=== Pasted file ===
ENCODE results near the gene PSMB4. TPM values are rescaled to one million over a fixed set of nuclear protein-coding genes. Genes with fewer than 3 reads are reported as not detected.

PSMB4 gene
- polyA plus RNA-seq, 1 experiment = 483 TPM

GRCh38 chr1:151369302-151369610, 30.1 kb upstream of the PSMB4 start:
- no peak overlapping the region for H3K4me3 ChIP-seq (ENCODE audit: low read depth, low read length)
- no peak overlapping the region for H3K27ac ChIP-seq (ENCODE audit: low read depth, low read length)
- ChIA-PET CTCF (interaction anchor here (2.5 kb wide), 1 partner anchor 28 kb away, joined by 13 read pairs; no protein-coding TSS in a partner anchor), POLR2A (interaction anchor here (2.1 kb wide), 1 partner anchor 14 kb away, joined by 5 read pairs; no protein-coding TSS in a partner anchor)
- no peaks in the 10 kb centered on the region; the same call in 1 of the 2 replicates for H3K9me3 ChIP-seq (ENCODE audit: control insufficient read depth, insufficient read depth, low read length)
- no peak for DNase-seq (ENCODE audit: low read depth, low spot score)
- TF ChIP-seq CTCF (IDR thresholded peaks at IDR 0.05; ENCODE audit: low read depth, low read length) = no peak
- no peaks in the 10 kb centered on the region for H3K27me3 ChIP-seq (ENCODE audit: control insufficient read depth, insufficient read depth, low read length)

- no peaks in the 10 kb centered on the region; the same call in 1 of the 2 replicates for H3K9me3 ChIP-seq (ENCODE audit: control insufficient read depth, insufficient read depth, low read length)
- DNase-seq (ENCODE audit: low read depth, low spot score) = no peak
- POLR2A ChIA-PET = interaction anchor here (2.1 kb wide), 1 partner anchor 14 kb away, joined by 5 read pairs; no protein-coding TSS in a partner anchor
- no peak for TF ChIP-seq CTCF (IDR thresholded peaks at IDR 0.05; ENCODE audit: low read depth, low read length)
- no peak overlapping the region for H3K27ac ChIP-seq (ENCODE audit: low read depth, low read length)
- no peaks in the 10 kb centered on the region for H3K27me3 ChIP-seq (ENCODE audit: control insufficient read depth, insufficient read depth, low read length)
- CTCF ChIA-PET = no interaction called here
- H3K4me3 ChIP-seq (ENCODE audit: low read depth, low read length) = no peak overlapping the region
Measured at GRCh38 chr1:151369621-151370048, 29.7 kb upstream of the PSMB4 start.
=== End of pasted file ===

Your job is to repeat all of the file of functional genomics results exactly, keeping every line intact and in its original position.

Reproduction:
ENCODE results near the gene PSMB4. TPM values are rescaled to one million over a fixed set of nuclear protein-coding genes. Genes with fewer than 3 reads are reported as not detected.

PSMB4 gene
- polyA plus RNA-seq, 1 experiment = 483 TPM

GRCh38 chr1:151369302-151369610, 30.1 kb upstream of the PSMB4 start:
- no peak overlapping the region for H3K4me3 ChIP-seq (ENCODE audit: low read depth, low read length)
- no peak overlapping the region for H3K27ac ChIP-seq (ENCODE audit: low read depth, low read length)
- ChIA-PET CTCF (interaction anchor here (2.5 kb wide), 1 partner anchor 28 kb away, joined by 13 read pairs; no protein-coding TSS in a partner anchor), POLR2A (interaction anchor here (2.1 kb wide), 1 partner anchor 14 kb away, joined by 5 read pairs; no protein-coding TSS in a partner anchor)
- no peaks in the 10 kb centered on the region; the same call in 1 of the 2 replicates for H3K9me3 ChIP-seq (ENCODE audit: control insufficient read depth, insufficient read depth, low read length)
- no peak for DNase-seq (ENCODE audit: low read depth, low spot score)
- TF ChIP-seq CTCF (IDR thresholded peaks at IDR 0.05; ENCODE audit: low read depth, low read length) = no peak
- no peaks in the 10 kb centered on the region for H3K27me3 ChIP-seq (ENCODE audit: control insufficient read depth, insufficient read depth, low read length)

- no peaks in the 10 kb centered on the region; the same call in 1 of the 2 replicates for H3K9me3 ChIP-seq (ENCODE audit: control insufficient read depth, insufficient read depth, low read length)
- DNase-seq (ENCODE audit: low read depth, low spot score) = no peak
- POLR2A ChIA-PET = interaction anchor here (2.1 kb wide), 1 partner anchor 14 kb away, joined by 5 read pairs; no protein-coding TSS in a partner anchor
- no peak for TF ChIP-seq CTCF (IDR thresholded peaks at IDR 0.05; ENCODE audit: low read depth, low read length)
- no peak overlapping the region for H3K27ac ChIP-seq (ENCODE audit: low read depth, low read length)
- no peaks in the 10 kb centered on the region for H3K27me3 ChIP-seq (ENCODE audit: control insufficient read depth, insufficient read depth, low read length)
- CTCF ChIA-PET = no interaction called here
- H3K4me3 ChIP-seq (ENCODE audit: low read depth, low read length) = no peak overlapping the region
Measured at GRCh38 chr1:151369621-151370048, 29.7 kb upstream of the PSMB4 start.